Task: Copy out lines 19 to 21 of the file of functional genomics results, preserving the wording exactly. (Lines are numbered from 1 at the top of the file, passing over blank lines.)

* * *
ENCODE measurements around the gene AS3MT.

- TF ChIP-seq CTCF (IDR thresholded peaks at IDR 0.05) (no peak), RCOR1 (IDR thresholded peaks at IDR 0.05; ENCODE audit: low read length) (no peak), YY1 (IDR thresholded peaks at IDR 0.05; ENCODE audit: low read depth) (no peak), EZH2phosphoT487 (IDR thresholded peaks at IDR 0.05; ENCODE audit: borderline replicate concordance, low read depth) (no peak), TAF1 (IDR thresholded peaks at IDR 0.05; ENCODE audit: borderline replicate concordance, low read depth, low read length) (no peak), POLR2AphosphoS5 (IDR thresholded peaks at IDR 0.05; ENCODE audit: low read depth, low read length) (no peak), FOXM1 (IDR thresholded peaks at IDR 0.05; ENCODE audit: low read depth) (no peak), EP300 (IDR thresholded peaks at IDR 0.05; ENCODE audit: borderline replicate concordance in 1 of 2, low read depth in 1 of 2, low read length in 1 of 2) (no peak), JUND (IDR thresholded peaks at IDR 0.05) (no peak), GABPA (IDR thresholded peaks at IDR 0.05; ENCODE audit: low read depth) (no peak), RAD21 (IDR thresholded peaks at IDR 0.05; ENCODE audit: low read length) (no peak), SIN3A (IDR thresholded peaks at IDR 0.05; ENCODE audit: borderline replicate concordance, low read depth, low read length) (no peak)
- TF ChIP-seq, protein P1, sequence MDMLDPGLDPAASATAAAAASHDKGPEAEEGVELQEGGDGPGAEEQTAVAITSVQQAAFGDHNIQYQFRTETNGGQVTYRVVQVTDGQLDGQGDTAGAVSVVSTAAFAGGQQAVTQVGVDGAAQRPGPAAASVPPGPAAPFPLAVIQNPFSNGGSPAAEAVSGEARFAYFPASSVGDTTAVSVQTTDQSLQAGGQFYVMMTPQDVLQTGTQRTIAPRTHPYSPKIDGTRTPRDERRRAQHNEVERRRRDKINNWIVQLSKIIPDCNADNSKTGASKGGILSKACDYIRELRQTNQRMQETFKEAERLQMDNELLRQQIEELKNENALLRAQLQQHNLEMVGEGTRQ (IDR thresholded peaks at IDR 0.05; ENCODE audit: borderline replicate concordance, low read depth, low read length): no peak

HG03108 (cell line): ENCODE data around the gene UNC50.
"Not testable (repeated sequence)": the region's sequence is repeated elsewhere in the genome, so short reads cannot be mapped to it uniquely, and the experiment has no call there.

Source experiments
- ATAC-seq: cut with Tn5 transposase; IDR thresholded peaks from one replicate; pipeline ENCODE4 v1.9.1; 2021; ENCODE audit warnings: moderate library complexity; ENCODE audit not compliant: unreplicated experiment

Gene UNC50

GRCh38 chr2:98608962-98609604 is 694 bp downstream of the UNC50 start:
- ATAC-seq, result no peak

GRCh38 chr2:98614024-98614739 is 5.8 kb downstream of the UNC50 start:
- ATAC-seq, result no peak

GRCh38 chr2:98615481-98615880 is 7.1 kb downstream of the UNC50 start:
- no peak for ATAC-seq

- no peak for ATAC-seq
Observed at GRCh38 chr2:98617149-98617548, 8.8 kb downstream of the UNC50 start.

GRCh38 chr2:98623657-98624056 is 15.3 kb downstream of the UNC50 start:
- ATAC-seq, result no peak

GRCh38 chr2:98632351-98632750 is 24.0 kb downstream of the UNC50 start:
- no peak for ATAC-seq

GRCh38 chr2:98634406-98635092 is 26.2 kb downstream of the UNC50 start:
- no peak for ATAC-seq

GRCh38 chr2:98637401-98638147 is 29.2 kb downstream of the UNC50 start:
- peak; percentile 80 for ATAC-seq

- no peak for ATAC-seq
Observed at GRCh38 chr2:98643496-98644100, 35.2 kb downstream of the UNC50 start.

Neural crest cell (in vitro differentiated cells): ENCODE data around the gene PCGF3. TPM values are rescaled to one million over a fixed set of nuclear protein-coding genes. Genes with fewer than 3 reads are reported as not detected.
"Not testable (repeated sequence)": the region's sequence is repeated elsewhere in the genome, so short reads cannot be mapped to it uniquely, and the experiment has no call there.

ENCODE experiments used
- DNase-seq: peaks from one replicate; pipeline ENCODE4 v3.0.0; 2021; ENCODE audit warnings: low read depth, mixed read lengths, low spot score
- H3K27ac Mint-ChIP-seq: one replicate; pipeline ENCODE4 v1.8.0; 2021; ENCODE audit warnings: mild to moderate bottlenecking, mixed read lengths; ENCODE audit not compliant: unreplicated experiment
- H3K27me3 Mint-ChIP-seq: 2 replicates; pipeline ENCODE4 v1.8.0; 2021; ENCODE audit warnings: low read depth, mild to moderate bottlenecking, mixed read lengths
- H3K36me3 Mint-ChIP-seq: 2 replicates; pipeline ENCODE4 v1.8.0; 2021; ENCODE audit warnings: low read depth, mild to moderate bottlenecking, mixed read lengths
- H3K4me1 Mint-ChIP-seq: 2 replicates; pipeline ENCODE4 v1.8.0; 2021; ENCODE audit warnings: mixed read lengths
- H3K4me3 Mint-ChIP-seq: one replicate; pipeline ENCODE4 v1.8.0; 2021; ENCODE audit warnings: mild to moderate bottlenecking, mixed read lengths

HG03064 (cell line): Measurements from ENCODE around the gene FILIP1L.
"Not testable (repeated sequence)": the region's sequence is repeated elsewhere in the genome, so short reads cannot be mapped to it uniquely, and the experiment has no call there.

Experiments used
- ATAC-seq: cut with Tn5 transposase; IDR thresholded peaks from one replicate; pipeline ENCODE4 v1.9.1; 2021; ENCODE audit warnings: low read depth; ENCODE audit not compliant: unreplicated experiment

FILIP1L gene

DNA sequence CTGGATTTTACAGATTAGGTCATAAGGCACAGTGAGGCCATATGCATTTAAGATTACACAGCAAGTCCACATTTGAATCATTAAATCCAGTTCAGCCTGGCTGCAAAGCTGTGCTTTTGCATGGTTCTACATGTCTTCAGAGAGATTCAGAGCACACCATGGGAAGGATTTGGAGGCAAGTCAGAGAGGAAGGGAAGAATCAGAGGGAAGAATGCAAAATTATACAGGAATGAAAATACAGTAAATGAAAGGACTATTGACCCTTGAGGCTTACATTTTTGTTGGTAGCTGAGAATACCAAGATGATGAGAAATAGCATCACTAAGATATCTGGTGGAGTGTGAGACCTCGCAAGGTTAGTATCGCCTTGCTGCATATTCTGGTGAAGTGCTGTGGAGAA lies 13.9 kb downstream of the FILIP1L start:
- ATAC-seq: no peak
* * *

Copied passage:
GRCh38 chr2:98632351-98632750 is 24.0 kb downstream of the UNC50 start:
- no peak for ATAC-seq

GRCh38 chr2:98634406-98635092 is 26.2 kb downstream of the UNC50 start: